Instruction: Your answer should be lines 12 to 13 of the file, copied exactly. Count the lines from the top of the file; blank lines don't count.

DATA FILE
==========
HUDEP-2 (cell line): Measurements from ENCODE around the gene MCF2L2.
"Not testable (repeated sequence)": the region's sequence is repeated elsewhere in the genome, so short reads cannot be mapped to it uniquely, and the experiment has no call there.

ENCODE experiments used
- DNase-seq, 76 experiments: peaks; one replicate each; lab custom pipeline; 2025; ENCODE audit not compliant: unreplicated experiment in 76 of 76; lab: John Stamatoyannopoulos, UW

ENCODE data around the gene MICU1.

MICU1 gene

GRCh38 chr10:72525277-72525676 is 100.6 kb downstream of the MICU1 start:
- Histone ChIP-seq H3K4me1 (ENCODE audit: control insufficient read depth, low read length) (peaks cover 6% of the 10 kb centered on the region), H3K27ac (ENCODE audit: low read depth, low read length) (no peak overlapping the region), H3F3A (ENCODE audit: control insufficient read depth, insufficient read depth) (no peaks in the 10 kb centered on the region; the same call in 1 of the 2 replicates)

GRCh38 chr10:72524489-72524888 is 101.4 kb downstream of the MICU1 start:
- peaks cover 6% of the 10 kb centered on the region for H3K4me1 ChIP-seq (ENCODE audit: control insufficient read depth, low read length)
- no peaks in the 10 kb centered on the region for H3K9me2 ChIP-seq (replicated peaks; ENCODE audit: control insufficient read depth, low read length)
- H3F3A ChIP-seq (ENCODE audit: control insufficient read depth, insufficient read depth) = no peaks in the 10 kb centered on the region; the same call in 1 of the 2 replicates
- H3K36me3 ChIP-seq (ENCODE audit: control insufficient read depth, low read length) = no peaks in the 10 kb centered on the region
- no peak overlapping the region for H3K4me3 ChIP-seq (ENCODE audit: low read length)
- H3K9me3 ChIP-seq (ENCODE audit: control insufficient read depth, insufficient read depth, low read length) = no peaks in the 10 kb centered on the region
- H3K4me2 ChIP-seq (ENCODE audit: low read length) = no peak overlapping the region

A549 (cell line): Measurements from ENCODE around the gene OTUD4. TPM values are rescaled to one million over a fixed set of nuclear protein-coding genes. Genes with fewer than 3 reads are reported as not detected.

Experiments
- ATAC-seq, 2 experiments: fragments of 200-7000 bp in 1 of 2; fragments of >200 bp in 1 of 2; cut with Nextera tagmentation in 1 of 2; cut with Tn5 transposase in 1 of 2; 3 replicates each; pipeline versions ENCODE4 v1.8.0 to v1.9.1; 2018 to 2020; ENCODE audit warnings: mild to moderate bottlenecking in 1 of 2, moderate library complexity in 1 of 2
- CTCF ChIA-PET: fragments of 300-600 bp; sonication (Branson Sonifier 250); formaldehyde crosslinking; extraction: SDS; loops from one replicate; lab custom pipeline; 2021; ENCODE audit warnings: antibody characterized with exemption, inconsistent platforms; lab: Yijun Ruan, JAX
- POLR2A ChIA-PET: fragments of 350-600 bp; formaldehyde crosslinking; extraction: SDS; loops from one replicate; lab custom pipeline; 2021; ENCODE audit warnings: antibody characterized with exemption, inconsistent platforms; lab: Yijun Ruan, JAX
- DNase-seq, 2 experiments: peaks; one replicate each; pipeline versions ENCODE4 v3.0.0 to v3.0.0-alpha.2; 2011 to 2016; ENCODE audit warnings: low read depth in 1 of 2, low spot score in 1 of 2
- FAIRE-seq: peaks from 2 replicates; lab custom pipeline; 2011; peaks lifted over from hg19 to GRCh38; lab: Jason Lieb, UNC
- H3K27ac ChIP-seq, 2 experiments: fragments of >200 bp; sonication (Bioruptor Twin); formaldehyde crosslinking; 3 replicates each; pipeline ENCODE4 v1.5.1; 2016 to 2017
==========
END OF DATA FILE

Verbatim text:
- H3F3A ChIP-seq (ENCODE audit: control insufficient read depth, insufficient read depth) = no peaks in the 10 kb centered on the region; the same call in 1 of the 2 replicates
- H3K36me3 ChIP-seq (ENCODE audit: control insufficient read depth, low read length) = no peaks in the 10 kb centered on the region